Woman kidnapped as a child found 51 years later, reunited with family
A woman who was abducted as a child 51 years ago was recognized through DNA and was still living in Fort Worth, her family revealed on Sunday after being reunited with her this weekend.
In 1971, Melissa Highsmith was 22 months old when she was taken by a babysitter. Her family posted on a Facebook page named “WE FOUND MELISSA!!!” that she grew raised in Fort Worth and had no idea she had been abducted.
Alta Apantenco, Melissa’s mother, had left the child in the hands of her roommate, who passed her off to the babysitter on Aug. 23, 1971, according to the family in a news release issued Sunday.
“Though missing for decades, the family never forgot about Melissa,” the release said. “They continued to throw birthday parties for her, including the most recent one in November. That same day, the family found a match in DNA results.”
Jeffrie Highsmith, Melissa’s father, recently submitted his DNA to 23andMe, a website where users may locate relatives and develop a family tree. Melanie Brown’s children were located in the database, according to her husband, John Brown, who posted on Facebook. Melanie Brown’s DNA test revealed that she is Melissa Highsmith, he stated.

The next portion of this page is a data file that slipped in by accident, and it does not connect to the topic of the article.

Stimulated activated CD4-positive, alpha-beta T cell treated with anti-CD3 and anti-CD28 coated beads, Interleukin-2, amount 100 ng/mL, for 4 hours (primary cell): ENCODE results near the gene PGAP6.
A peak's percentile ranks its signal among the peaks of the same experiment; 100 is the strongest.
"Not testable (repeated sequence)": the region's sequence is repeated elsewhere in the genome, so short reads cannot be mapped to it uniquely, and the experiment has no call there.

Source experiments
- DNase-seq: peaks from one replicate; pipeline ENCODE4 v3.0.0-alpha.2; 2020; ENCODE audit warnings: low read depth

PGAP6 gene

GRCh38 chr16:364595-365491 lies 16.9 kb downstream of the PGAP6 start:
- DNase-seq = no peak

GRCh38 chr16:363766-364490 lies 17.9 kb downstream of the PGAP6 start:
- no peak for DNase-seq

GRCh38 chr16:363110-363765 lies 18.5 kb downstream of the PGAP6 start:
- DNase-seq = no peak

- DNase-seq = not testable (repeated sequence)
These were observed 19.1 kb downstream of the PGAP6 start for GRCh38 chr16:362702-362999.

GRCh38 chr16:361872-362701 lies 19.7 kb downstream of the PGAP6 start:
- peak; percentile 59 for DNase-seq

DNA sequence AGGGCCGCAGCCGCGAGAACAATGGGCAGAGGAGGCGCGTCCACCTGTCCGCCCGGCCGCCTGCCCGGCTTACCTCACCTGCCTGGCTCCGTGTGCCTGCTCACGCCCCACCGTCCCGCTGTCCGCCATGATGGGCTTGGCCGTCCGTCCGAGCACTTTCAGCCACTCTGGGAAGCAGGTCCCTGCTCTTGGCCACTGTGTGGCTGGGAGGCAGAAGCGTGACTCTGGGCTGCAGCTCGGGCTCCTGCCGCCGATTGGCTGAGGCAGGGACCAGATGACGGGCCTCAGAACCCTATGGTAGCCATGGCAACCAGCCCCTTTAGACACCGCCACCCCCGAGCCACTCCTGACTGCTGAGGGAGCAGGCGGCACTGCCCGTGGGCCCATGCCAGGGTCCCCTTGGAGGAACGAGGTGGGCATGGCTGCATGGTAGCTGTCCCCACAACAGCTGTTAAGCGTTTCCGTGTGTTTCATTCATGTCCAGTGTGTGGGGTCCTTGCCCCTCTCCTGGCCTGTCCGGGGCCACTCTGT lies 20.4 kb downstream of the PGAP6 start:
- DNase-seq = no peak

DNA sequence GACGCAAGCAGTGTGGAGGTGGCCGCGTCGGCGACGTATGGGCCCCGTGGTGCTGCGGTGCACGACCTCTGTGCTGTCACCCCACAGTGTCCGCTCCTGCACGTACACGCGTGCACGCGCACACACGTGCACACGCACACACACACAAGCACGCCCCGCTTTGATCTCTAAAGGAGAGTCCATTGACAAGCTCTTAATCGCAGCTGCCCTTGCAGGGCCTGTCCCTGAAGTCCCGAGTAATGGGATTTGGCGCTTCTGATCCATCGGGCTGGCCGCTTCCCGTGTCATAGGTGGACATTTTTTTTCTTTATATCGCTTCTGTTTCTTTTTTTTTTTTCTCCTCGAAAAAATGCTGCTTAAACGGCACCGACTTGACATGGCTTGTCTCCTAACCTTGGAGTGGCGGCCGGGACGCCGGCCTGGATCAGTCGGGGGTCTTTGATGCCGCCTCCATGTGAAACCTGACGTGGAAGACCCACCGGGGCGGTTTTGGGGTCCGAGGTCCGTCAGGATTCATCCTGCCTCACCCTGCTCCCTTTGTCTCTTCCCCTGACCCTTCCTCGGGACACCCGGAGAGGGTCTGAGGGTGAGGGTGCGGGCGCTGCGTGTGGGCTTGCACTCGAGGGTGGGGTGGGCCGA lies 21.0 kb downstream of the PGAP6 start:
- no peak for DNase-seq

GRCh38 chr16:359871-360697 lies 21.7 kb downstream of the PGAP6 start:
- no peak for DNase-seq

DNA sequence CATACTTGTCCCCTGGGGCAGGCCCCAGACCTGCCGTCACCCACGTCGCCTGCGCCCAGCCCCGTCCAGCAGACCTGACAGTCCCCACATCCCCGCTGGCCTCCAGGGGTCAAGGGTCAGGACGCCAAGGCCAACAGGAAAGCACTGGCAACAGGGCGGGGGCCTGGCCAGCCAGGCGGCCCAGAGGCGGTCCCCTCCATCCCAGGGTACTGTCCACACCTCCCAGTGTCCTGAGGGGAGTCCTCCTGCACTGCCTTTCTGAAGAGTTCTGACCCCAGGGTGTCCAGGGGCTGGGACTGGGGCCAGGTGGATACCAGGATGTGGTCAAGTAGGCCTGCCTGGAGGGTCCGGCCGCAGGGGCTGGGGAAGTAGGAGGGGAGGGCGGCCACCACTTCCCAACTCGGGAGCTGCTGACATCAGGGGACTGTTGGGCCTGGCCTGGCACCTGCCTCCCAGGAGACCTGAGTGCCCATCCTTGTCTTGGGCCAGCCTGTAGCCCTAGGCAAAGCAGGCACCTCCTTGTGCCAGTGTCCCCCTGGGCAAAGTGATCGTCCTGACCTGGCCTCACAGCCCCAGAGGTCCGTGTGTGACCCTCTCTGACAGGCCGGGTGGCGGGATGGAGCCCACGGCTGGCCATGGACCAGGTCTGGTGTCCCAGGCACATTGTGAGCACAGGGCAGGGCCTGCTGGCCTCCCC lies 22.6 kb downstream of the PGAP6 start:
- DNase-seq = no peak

According to the statement, the family worked with an amateur genealogist who helped them in understanding the DNA findings and searching public records in order to find their long-lost loved one. Melissa spent the weekend following Thanksgiving with her parents and two of her four siblings for the first time.
“I couldn’t stop crying,” said Victoria Garner, Melissa’s sister, according to a Facebook post. “I was overjoyed and I’m still walking around in a fog trying to comprehend that my sister is right in front of me and that we found her.”
The family had a celebration at their Fort Worth church on Saturday.
“It’s overwhelming and incredible to me,” said Sharon Highsmith, Melissa’s younger sister. “We have worked with law enforcement and we’ve tried to do our own private family investigations. For decades, my parents have chased leads, hiring their own labs and investigators. And yet, these DNA tests, which are available to anyone, helped us find our lost loved one.”
According to the release, their own investigation helped in connecting the family to Lisa Jo Schiele, a clinical laboratory scientist and amateur genealogist. Schiele helped the family in interpreting the DNA results. She then mined publicly available records to find Melissa.
“This is not the hardest genealogy puzzle I’ve ever solved,” Schiele said in the release. “I hope what I do gives other families the confidence to do the same. Never give up.”
Sharon and her siblings, as well as their parents, urge other families who have lost loved ones to remain hopeful.
“Never give up hope,” she said. “Chase every lead.”